Sunday, April 27, 2014
From My Collection: Bright Star Movie Review
Depicting an artist at work in a film is a tricky thing. The possibilities are greater when dealing with the visual arts because the process of creation is dynamic. But when it comes to filming the story of a writer, what can the filmmaker do to depict process? After all, what is a writer’s process in the majority of cases if not to sit at a desk and think…and write…and drink coffee…and think…and wait for ideas or inspiration? This does not make for very interesting cinema. So the most interesting films centered on writers tend to focus on something that is only tangentially connected to the writing or the finished product. Jane Campion’s Bright Star was a mesmerizing love story to me when I first saw it nearly four years ago and it remained so when I watched it again recently. The movie circumvents the problems of filming a writer’s life and work by making the story about the poet John Keats’ three year unconsummated love affair with Fanny Brawne.
Of course poetry is an essential part of the story Campion tells, but the centerpiece is not the writer who died tragically young, but whose work has survived two centuries of praise and freshman literature classes. Campion puts the teenaged Fanny front and center and makes the story about her, about her first love, and the terrible pain of desperately wanting someone she can’t (because of societal constraints) marry. Fanny and John meet through a social engagement and later Fanny’s family moves in to the house where Keats is temporarily residing – the home of his friend Charles Brown (Paul Schneider). Brown is the closest thing the movie has to an antagonist, intent as he is on making Fanny feel uncomfortable and small. Keats is hardly able to come to her defense, dependent as he is on Brown’s generosity.
In casting Ben Whishaw as Keats, Campion has steered clear of the traditional romantic (cinematic) view of a leading man. Whishaw has boyish good looks, but a small and frail stature, suggesting it truly is his mind and his poetry that Fanny has fallen for. His handle on the language of Keats’ verse is exemplary, but Abbie Cornish strikes the most memorable notes in the role of his romantic foil. Her expression of the heartache that comes from lost love and the pain that results from true loss is unparalleled. She exudes wisdom beyond the character’s years and then has her revert to unabashed adolescence in the waiting for some correspondence from the man she loves. Viewers from disparate generations might recognize similar feelings they once had while awaiting a phone call, an email, or text.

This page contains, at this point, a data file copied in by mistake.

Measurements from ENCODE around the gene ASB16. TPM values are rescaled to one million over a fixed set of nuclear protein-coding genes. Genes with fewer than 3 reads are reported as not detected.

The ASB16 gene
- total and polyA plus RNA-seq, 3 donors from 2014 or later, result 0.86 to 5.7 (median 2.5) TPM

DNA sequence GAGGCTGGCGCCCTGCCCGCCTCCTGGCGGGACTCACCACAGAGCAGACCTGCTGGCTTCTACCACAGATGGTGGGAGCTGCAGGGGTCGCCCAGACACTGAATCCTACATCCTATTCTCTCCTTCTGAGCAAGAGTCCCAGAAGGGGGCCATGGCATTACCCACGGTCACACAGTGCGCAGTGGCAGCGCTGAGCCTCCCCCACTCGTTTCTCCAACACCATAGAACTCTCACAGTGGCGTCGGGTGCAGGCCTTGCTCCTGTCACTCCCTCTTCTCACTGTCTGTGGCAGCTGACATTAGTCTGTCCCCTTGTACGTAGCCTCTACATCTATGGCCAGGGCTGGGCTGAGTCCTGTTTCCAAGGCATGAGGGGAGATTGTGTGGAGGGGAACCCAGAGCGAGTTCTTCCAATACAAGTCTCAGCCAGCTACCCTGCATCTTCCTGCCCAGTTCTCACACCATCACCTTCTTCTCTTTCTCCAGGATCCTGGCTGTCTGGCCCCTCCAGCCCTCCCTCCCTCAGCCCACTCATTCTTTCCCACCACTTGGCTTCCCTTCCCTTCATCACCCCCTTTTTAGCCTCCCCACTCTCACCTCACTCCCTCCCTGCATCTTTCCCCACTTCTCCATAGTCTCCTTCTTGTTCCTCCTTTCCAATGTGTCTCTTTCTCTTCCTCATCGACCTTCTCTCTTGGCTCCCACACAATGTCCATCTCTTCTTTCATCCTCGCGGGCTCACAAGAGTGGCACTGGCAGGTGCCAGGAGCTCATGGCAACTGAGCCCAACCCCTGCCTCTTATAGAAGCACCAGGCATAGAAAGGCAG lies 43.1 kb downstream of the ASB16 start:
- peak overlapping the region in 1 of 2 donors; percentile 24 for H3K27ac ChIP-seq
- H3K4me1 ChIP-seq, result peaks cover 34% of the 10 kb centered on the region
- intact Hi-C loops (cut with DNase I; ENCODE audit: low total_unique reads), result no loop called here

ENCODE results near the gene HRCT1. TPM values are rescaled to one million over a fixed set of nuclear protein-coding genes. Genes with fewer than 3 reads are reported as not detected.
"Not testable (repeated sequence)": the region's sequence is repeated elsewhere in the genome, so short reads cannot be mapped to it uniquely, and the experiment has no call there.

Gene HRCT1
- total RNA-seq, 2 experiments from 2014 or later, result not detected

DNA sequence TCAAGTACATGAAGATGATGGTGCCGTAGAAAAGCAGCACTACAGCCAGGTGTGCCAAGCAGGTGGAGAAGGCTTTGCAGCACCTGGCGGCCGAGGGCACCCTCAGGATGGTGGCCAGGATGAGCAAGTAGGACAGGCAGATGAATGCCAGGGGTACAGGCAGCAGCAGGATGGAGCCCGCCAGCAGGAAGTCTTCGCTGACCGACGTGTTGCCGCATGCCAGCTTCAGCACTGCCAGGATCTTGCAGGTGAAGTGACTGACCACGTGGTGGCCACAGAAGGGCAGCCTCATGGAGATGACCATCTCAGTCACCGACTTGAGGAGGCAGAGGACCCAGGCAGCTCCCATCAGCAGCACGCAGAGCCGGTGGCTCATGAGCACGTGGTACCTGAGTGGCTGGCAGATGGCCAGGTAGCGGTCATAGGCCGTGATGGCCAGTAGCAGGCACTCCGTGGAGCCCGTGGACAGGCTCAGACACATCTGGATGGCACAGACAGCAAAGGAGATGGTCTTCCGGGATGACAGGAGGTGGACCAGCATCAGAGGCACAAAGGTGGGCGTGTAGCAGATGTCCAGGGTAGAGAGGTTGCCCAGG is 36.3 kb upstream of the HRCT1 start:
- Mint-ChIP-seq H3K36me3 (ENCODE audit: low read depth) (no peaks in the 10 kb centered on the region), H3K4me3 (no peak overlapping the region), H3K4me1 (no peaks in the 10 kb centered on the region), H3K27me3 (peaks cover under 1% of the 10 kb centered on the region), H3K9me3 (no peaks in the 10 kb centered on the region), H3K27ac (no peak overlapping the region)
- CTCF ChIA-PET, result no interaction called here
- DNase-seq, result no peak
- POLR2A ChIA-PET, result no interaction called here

I’m sure the irony of one of the greatest poets of the Romantic period being unable to fulfill romantic ambition in love was not lost on Campion when she conceived the story. However, one must consider how much of a “true love” scenario this was for Keats, who reportedly had other lovers prior to Brawne (some of whom even inspired poems as well), and who might well have moved onto other women had he lived long enough. That is why the film is wise to stick with Fanny throughout, for it is the defining experience of her young age that draws the audience’s empathy.
Perhaps Brown comes off as the villain precisely because his primary interest is in protecting Keats. He recognizes the man’s genius and doesn’t want to see him distracted by what may just be a dalliance. We may too easily view him as a self-important oaf when he laments the interruption of important moments of reflection during which he and Keats are waiting for their muse. That is the extent to which we are privy to process in Bright Star. We don’t get to see Keats actively composing (what a bore that might have been), but we do get to see him as flawed when he can only summon from memory the first lines of one of his greatest sonnets before an attentive audience of Fanny and her family.
The great beauty of the film is its ability to be sentimental without being cloying and by being moving through character and acting. Campion is not a sentimentalist, but she succeeds in capturing big emotions in trying scenes. And emotion is always there, present in the face of Fanny’s mother (Kerry Fox), whose expression registers pain and disappointment for a daughter she knows will not find true happiness in this relationship, despite knowing that she can’t prevent the girl from engaging in it. And it’s there in the great pathos of having Brown deliver the devastating final news to the family and reveal himself to have been a true friend. The surprising moments come in the smallest and sometimes unlikeliest of ways.